As we progress through the semester, please let me know what interesting
physiology sites you uncover and I will make the URLs available to 
your fellow colleagues. 

Some Interesting Physiology Links:

You had asked about the use of Heparin with Strokes or CVA, 
Here is a good site to explore -

·  Uses of Heparin

Here is a nice interview with a physician in the Scientific American that deals with induced comas...
also you can follow the link to the New England Journal of Medicine to look at EEG patterns typical
of the induced coma, which is interesting -

·  Induced Comas

Here also is an abstract that summarizes the use of sleep aids and how it can effect your EEG patterns
and quality of sleep -

·  Sleep Aids and the EEG


Here is an interesting article about how sleep assists structural changes that occur in your brain

·       Sleep Structural Changes in the Brain

Here is a nice link about heart beats in infants for those of you interested in pediatrics.

·  Infant and Child Heart Rates


Here is an interesting UTube Video on modifying your diet to eliminate the risk of the development

of an atherosclerotic plaque and subsequent CHD.


·       How to Eliminate Risk of CHD

Experts challenge study linking sleep, life span
SAN DIEGO, California (CNN) -- (Lesson; learn to read data critically) --

·  Sleep Study

Here are two articles I found on the 'net.  I thought you might like to
share with the rest of the class on the development of an Alzheimer's
"vaccine," AN-1792.

·  Alzheimer's Vaccine

·  Alzheimer's Vaccine

Here's an interesting clipping on potential diagnosis of Alzheimer's
using PET Scans
After learning a little about Alzheimers today in class I clicked
on some of the links you provided about the disease on the class
web page.  I read about the AN-1792 vaccine and was curious about
the results (I had not heard about it in the news, but then again I 
am kind of out of touch...) so I did a search and found out what 
happened.  Here is the link (through Penn State).  Maybe some other
students are curious also...
Penn State Article 
Today in class you mentioned Brownian motion and it reminded me of several fascinating articles that I had read recently about modeling Brownian motion through nature and conversely using nature to model the movement. 

I know you aren't an evolutionary biologist but this article was really cool; researchers have been using the physics concepts of random walk movement to describe how collective motion in fish and birds can be achieved so readily. I've always found the continuity of science from atoms, to physiology, to complex beings so interesting; it seems like they follow similar rules:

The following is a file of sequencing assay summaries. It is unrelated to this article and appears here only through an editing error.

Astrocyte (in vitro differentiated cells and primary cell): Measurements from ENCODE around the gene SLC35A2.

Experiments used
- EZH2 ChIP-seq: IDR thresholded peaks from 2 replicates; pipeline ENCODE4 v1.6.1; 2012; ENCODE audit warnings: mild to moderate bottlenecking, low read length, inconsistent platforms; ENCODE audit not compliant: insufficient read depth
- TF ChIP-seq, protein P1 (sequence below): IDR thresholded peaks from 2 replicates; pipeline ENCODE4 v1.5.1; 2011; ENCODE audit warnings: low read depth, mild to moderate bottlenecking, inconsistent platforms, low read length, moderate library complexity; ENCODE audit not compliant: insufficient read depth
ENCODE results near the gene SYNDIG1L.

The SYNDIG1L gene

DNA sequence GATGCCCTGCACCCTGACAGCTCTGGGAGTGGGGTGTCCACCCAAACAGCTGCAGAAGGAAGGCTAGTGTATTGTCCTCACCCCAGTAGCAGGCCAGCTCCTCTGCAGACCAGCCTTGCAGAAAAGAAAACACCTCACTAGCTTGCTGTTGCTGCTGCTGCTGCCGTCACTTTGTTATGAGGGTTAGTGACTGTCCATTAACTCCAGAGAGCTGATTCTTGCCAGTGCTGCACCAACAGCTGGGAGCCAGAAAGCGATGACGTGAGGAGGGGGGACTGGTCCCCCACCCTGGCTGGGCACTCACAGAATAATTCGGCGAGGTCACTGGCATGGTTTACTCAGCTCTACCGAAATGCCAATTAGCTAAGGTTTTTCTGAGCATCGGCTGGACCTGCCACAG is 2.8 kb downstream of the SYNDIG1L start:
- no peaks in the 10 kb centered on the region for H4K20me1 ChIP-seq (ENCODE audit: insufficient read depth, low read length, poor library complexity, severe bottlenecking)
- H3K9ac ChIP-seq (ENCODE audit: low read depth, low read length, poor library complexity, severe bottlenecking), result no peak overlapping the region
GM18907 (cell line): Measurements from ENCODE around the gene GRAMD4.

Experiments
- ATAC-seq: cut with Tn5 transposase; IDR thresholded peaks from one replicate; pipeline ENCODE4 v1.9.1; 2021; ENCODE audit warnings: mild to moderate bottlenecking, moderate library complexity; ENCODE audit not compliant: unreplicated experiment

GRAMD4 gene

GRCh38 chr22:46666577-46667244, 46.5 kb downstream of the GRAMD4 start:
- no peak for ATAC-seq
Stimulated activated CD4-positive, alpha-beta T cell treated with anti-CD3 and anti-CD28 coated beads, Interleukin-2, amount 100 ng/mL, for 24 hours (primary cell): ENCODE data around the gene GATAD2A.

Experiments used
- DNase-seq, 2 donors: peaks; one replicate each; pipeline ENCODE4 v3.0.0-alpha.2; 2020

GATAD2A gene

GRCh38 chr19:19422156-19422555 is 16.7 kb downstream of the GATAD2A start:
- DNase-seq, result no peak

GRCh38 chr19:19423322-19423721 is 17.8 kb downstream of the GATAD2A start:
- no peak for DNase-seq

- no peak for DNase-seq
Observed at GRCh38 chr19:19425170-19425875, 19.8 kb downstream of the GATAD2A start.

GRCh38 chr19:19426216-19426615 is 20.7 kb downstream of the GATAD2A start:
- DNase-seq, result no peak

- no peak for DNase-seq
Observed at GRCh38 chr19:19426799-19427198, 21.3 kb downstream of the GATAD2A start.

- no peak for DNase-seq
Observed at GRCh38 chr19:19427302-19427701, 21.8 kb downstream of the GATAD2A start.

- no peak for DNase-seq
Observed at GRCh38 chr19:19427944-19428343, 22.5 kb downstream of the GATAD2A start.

Brownian Movement Model

Anyways, just thought it was a cool parallel. Looking forward to next lecture!
I was studying my notes and looking at YouTube videos that gave visual explanations of the material; I found this video that explains the Sliding Filament Theory and I thought it was an excellent resource. I wanted to share it with you. I thought it might be able to help other students as well.
U-Tube Video Sliding Filament Theory

I thought you might be interested in the article I found in the publication: The Journal of Clinical Endocrinology & Metabolism

Message: possible link between decreased melatonin levels and Alzheimer's. I have seen many articles suggesting melatonin as a treatment for sleep cyles and sundowning in Alzheimer's patients, but I wonder if this could be contributing to the disease itself. Some patients had 1/5 of the levels of melatonin that the control patients had. Pretty interesting


Article in Journal of Clinical Endocrinology & Medicine


This video helped me a lot and may help other students. This person made up hand gestures to help remember the 12 cranial nerves. Some of the innervations are different from what is listed in the book, so that just needs to be kept in mind. Skip to where he starts at 1 min, 13 sec into the video. 

U-Tube Video Cranial Nerves


Metabolic Surgery to Treat Type II Diabetes (Gastric Bypass Information; Original Article from the Annual Review of Medicine)